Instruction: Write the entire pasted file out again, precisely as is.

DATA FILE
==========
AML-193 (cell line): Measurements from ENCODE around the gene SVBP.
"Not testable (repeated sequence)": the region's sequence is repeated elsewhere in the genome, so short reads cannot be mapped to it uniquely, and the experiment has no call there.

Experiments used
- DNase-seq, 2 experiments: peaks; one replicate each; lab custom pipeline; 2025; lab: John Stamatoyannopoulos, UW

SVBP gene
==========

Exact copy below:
AML-193 (cell line): Measurements from ENCODE around the gene SVBP.
"Not testable (repeated sequence)": the region's sequence is repeated elsewhere in the genome, so short reads cannot be mapped to it uniquely, and the experiment has no call there.

Experiments used
- DNase-seq, 2 experiments: peaks; one replicate each; lab custom pipeline; 2025; lab: John Stamatoyannopoulos, UW

SVBP gene